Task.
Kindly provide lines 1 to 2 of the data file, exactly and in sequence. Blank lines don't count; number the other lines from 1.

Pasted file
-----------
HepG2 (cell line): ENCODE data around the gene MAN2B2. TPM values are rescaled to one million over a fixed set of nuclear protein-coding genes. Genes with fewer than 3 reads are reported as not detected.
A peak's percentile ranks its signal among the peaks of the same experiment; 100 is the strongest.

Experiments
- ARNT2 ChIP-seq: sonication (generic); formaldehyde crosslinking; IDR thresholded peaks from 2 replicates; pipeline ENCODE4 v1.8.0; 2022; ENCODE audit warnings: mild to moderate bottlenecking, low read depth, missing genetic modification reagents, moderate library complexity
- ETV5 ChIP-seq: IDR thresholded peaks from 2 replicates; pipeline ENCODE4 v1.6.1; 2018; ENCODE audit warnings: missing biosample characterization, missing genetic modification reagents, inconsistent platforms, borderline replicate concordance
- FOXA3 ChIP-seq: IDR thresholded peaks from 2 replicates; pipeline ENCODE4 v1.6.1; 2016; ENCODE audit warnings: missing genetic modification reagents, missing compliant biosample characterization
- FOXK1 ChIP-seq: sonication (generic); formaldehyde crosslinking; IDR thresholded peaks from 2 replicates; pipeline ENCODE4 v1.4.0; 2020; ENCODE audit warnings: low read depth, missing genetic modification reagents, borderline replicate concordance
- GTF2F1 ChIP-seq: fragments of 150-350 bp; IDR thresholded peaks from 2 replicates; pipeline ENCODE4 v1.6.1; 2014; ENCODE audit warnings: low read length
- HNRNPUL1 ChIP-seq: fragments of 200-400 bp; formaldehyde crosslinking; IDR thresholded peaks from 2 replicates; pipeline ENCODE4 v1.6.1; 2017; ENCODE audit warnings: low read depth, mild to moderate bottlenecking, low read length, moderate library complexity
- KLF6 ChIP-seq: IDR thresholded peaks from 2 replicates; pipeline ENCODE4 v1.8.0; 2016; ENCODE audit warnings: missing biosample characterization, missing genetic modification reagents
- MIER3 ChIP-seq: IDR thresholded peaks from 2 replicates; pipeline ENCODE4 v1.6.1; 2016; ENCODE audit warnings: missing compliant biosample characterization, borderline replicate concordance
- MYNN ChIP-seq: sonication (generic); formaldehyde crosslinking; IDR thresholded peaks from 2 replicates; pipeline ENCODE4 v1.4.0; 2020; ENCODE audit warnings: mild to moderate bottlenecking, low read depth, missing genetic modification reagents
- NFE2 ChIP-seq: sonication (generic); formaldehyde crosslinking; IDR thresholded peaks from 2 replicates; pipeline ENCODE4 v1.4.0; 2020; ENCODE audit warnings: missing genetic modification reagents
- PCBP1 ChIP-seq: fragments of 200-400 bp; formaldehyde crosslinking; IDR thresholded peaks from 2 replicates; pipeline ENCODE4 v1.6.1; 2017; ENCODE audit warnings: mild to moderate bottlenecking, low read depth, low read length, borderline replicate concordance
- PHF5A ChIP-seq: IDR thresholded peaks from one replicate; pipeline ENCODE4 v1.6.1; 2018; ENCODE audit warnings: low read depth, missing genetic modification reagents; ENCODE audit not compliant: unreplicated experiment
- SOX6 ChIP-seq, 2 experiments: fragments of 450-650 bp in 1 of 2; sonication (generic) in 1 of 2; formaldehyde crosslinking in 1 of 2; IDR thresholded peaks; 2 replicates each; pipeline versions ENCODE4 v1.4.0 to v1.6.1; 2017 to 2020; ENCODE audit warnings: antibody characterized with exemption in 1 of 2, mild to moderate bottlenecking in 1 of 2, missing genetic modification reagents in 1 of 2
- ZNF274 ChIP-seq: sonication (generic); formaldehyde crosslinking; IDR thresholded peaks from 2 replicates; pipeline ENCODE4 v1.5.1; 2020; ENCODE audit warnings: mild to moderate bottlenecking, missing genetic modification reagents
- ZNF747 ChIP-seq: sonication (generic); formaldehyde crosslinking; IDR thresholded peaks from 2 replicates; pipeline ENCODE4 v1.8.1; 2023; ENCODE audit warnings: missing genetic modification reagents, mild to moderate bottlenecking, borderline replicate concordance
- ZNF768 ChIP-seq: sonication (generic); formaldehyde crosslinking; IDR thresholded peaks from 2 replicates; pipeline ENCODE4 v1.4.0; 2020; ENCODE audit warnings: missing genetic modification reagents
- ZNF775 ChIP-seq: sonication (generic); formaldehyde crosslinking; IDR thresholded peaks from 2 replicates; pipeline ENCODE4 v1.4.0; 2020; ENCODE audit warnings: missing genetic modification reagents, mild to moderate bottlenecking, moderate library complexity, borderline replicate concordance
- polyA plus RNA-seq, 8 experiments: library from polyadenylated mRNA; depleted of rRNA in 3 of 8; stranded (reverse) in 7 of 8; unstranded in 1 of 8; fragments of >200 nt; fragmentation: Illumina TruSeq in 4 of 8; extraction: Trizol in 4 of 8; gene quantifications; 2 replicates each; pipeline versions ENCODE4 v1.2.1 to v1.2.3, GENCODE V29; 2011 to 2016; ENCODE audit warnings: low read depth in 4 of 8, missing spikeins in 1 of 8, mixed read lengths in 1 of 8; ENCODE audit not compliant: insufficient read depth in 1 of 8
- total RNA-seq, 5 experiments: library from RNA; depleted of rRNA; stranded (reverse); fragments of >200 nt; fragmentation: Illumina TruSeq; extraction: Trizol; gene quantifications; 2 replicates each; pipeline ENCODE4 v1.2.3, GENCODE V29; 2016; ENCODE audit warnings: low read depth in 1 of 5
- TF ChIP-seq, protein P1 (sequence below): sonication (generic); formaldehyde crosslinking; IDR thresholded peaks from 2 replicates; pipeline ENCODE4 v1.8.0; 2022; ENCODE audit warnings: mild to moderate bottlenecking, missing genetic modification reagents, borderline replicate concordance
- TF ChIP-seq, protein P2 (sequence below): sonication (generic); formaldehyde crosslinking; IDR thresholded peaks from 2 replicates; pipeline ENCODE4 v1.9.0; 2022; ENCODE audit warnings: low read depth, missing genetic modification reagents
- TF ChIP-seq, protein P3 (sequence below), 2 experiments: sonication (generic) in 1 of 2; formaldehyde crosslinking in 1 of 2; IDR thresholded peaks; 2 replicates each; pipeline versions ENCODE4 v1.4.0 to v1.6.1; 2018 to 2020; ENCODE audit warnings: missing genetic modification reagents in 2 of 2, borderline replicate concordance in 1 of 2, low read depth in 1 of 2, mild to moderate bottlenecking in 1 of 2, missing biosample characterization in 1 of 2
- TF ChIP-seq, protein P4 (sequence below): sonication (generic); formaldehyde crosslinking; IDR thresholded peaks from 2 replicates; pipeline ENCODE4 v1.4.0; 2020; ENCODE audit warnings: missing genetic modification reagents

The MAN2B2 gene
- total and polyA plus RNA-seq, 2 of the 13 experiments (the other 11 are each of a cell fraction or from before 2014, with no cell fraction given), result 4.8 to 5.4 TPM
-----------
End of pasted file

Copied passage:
HepG2 (cell line): ENCODE data around the gene MAN2B2. TPM values are rescaled to one million over a fixed set of nuclear protein-coding genes. Genes with fewer than 3 reads are reported as not detected.
A peak's percentile ranks its signal among the peaks of the same experiment; 100 is the strongest.